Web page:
HA: You know what they say, ‘That which doesn’t kill you makes you stronger!’ I think there’s truth to that, but I also believe the silent sufferers are often the close family members. When my mother returned to care for l my grandmother with Alzheimer’s, she had a difficult I time because there was no money for nurses or addition- & al help. I thought I would make a lot of money and be able to alleviate all these problems. For a while I was making enough money to get my relatives into therapy, pay for extra medicine, a doctors appointment or hire an attorney to look at a case. Ultimately. I never really made enough money to help everyone as I hoped. It was a devastating decade.
RS: Are things different now?
HA: I ’m so happy to be in my thirties because life feels different after the lessons I’ve learned about surrender. I have a healthier perspective now. Before I was trying to carry all this pain on my back that was not mine, and it doesn’t help the people that are in their own pain to have you be in pain as well. I finally got sick from constant worry and picked up a bacteria in another country. It destroyed my stomach lining and my immune system. It was the first time in my life I couldn’t get up and try to fix other people — I was forced to finally look at myself and what I was doing and the path I was on. It was fascinating to see how much focus I put on other people and other things to avoid looking at myself. It’s been difficult to change old patterns but that’s something that I work on consciously and consistently.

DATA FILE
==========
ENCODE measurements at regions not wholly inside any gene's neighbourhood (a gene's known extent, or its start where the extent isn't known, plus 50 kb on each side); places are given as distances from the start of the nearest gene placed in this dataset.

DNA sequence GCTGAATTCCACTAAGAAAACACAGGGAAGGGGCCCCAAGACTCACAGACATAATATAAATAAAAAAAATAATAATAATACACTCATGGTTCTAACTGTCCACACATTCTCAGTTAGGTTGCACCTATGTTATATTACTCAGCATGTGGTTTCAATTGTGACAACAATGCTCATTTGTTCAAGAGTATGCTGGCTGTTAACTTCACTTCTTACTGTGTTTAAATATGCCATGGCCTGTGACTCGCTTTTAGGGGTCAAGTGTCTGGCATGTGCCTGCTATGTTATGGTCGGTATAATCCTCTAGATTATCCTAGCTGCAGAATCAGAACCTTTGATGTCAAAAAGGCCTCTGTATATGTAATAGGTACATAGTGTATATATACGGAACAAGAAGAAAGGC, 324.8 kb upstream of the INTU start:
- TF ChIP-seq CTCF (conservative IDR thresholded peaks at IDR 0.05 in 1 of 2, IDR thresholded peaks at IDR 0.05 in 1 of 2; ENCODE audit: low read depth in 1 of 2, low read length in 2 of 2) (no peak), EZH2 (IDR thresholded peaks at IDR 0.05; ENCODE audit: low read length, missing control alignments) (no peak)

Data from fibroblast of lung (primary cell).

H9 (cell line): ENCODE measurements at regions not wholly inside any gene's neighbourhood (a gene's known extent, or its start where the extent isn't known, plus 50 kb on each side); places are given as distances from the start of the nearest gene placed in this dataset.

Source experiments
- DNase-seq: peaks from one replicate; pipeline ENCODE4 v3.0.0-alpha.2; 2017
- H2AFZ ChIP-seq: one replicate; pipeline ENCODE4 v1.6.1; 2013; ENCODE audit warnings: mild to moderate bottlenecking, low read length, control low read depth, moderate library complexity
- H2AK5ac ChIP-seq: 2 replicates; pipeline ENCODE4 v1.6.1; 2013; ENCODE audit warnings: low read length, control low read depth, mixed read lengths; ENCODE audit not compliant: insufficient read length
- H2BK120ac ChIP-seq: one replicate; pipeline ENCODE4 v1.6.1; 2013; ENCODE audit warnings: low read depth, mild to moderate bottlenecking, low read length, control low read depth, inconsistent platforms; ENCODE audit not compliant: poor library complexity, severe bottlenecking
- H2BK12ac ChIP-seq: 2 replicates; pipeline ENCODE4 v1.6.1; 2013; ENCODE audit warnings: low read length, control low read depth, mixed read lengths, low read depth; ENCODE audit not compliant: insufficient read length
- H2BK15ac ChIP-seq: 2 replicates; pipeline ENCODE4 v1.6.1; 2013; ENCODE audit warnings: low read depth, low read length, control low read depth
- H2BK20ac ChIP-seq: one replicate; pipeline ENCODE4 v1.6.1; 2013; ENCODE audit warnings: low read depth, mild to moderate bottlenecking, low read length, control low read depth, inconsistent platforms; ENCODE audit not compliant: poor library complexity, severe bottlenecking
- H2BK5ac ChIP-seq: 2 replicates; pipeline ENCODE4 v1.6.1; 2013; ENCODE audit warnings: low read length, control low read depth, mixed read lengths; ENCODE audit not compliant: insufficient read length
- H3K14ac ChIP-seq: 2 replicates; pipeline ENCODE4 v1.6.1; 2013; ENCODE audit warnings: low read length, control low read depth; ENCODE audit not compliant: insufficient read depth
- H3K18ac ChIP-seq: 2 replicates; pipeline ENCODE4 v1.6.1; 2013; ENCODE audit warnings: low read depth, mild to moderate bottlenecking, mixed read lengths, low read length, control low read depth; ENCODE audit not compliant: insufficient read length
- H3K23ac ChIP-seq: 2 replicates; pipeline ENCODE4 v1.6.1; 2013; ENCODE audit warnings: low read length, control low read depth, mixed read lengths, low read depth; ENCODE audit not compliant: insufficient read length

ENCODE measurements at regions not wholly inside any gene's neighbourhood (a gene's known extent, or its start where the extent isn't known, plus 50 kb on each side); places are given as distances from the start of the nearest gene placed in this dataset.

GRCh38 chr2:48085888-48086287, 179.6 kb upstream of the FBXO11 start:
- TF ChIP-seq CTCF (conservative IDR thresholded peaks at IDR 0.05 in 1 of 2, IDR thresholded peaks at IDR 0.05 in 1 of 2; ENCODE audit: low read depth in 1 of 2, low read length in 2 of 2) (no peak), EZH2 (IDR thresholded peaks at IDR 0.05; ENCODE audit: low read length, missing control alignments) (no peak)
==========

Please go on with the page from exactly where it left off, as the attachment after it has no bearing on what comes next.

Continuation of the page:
RS: Do you feel that you ever shied away from the limelight because you were always trying to take care of, and focus on, other people?
HA: I have been afraid of being famous and it’s held me back. I come from such a small community that standing out brought with it a lot of pain and criticism. When I was 16 and went to the pageant I didn’t tell anyone. When I won I was so excited for about an hour and then it hit me that I was going to be on television and that people would see me. Panic seized me because I didn’t know what to do with it. On the one hand it was so exciting for a young girl from a poor family to have this opportunity, but I was afraid of being different, of rising above or reaching farther. There were a lot of people that wanted good things for me, and I know it sounds arrogant and ludicrous, but there’s been a certain amount of jealousy in my life that I didn’t have the maturity or the wherewithal to understand and be able to deal with.
Jealousy is such an abstract term to me because from where I was sitting, I couldn’t understand why anyone would be jealous of how hard we struggled and the poverty. I didn’t realize the value that the world places on physical attractive ness. At times I thought I didn’t deserve the break I got. I wanted everything to be fair. Realistically, it never will be. I had to learn that everyone has gifts and its okay to own them and use them in wonderful ways. Nelson Mandela wrote a speech about shining and he explained that the more you live in your light, the more you give other people permission to do so. He also says we ’re not afraid of our darkness, but afraid of our light. His teachings really helped me. From his point of view, I could never shrink small enough to make certain people feel big. So I decided to be brave and know that whatever amount of criticism comes my way, I ’ll be fine and hopefully take it with a grain of salt. I always remember that the only thing I have control over is myself and my intentions. I would just rather die than hurt anyone of my own volition. Along the way I realized that it’s also not okay to hurt myself. My journey is important too.